A friend of mine told me at lunch yesterday that she is accepting applications for a Walking Partner. I think I am a perfect fit for her open position. I updated my resume and sent it to her this morning:
Deena D. Stevens
Deena is a highly mobile ambulator capable of traversing various terrains while being subjected to multiple weather conditions.
To move along on foot without falling over
Walking – World-Wide:
Walking – 1968 to Present:
Duties included brief travel on foot often seguing into treks of longer duration. Parents were surprised by the quick progression from toddling to climbing up to high places. Areas of ambulatory expertise include wandering, sauntering, skipping, hiking, strolling, jogging, plodding, dancing and prancing. Obtained ability to walk and talk at the same time early on, perfecting this skill throughout life. Candidate is able to walk proficiently in bare feet, tennis shoes, boots, snowshoes, rubber garden clogs, sandals, flip-flops and all thicknesses of socks. Some experience walking in high heels.
Crawling/Pre-Walking – Salem, Oregon:
Pulling Up On Things – Mid-1968: Promoted from sitting position into stand-while-holding-on position. Stand position lead to experience in Wobbling, “Look-at-me” happy bouncing, Let-go-step-and-fall-over routine and Concentrated Forward Movement. The position of Walker was achieved in the first year on the job.
Crawling – Early 1968 to mid-1968: Duties included pulling oneself around by arms, rocking back-and-forth in arched position and ultimately, Crawling. Achieved Crawling ahead of schedule. Quick, efficient movement was always a priority. Mom was only going to be in that bathroom for a few minutes, and there was a whole house to destroy.
Other Walking Activities –
Walking To and From School
Middle School and High School Track Team
Walk To Defeat ALS
Being A Mom
Alberston’s Customer – “I saw Deena walk down that aisle twice today while pushing a grocery cart. I think she came back because she forgot something.”
Ex-Husband – “Deena walked out on me.”
Deena’s Doctor – “I like to hear that Deena walks. She should do it three or four times a week for at least a half an hour at a time.”
Deena’s Dogs – “Walk?!? We get to go on a walk?!? We love walking with Deena!”
Garden Slug – “Deena makes walking look easy.”
I got an interview! I received the following letter in response to my resume submission:
Thank you for your spoof-ume. It appears that you are well qualified for the position.
I will need to check with my scheduling administrator, but I believe you are the most qualified candidate for our “Monday” opening.
Please check your schedule to see if you are available to interview Monday morning after 8:15 am.
This will give us both an opportunity to determine whether your job search and our employment needs match. It will also give you the opportunity to experience our corporate culture. We are a moderate paced, yet thorough company that values multi-tasking: walking and talking. (Plus, my boss wants to know if you can walk, talk and chew gum at the same time.)
Here are some tips for your interview next week.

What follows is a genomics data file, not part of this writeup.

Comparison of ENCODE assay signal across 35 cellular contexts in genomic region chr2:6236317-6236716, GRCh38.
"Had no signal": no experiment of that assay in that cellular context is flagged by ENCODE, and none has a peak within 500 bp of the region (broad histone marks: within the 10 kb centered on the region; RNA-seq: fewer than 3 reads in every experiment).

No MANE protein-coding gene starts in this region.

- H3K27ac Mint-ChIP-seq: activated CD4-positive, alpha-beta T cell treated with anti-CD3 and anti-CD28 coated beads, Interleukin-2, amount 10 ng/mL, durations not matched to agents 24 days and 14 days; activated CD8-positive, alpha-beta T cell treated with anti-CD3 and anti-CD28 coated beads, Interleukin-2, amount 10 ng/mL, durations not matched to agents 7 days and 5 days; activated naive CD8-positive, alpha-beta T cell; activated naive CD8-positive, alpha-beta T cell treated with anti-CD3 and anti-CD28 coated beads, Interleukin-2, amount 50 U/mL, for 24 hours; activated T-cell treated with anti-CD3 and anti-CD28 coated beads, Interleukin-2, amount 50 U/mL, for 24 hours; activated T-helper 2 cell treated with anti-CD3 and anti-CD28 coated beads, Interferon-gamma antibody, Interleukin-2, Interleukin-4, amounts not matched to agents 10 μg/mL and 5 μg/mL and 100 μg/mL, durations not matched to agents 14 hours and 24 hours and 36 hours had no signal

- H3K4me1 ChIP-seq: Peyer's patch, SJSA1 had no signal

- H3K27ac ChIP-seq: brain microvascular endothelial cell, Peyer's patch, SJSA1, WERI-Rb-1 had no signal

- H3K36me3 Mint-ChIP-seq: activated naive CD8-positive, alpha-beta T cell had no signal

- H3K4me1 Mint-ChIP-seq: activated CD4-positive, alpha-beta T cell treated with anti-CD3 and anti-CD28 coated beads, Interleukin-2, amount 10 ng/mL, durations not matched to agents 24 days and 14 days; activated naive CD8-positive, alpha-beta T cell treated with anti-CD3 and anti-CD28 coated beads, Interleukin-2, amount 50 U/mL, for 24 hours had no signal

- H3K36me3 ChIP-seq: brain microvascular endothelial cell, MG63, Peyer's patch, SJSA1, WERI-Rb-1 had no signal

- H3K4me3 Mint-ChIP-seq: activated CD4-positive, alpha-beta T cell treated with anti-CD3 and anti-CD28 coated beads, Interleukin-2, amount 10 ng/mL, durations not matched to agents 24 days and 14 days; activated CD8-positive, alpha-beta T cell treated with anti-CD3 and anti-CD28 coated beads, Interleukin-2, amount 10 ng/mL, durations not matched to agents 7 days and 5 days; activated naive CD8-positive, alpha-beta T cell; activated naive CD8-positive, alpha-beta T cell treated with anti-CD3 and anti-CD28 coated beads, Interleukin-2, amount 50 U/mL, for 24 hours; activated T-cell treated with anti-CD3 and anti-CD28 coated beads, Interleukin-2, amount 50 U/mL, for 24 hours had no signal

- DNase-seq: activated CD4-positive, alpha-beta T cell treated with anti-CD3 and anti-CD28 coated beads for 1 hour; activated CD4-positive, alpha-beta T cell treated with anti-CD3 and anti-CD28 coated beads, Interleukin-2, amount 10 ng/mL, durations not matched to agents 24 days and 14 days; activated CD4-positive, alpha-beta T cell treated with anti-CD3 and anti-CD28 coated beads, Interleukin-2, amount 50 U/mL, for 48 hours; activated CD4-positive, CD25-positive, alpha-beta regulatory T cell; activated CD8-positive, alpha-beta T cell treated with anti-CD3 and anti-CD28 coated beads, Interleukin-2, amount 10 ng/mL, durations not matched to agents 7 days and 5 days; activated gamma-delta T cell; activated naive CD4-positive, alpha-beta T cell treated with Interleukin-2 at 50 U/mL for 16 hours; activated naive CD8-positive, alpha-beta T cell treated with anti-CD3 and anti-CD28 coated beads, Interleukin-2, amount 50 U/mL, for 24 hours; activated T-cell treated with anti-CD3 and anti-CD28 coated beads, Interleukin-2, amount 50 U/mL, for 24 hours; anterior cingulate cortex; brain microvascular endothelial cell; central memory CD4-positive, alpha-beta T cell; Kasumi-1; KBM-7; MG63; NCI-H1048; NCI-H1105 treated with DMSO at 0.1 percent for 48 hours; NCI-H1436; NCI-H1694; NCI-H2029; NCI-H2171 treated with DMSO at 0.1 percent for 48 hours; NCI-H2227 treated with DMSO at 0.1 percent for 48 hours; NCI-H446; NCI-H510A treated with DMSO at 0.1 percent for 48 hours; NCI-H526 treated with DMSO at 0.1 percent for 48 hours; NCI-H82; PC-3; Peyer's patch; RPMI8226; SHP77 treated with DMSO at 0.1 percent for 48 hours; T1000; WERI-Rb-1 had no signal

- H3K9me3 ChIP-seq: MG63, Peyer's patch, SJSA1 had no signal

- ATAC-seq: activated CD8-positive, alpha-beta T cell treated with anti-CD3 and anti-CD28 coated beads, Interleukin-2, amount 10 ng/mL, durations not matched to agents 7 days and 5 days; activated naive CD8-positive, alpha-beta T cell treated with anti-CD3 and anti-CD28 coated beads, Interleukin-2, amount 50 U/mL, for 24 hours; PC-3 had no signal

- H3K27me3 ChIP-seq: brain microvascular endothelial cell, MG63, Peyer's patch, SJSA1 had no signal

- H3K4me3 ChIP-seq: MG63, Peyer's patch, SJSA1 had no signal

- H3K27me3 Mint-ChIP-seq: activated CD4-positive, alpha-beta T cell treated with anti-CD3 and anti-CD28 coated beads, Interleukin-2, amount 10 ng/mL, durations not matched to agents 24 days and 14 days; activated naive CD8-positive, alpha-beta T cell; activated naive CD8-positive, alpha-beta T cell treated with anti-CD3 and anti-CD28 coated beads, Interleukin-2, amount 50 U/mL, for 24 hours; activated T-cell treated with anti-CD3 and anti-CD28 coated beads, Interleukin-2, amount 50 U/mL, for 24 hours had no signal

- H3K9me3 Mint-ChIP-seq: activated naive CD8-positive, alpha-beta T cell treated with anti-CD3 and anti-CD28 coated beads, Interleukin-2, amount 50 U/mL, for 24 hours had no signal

1. Demonstrate that you are committed and reliable.
We’ve interviewed walkers who just didn’t seem committed to the task at hand. They pretended to be interested in walking, but then they spent all their time on the job “stretching.” The job will include some stretching, but it is primarily a walking position. And no wandering into streets. We’ve had some walkers that just walk off sidewalks into the middle of the road. This is very distracting. The other walkers are rarely able to continue their walking when they must offer first aid. Some people believe that first aid is an ethical issue, but we believe that staying out of road is the real ethical issue. Serious walkers must demonstrate their solidarity to the corporate mission and project objectives.
2. Whatever happens, keep talking.
Some walkers just don’t talk enough. Or they don’t respond quickly enough because they get confused about walking and breathing at the same time. I don’t think this will be a problem for you, but you should be aware that this has been a problem in the past.
3. Please don’t wear heels.
Due to the economic downturn, we were forced to modify our corporate dress policy: Too many of our employees made disability and workman’s comp claims due to sprained ankles. So, now we operate a strictly heel-free workplace. The AFL/CIO filed a discrimination suit, but that won’t go to the supreme court until next fall. Whatever you do, don’t mention this controversy in your interview. And just to be safe, don’t wear those thick heeled tennis shoes either. You might think this is related to the heel policy, but you would be wrong: our fashion VP vetoed them because they just look silly. Please don’t bring up this controversy either. And no roller skates.
In addition, please consider that our business is exercise, not punctuality at the end of your contracted hours. You will be expected to stay after your regular working hours to complete all conversations. This is non-negotiable. Principal Walkers who do not understand the importance of this requirement need not interview.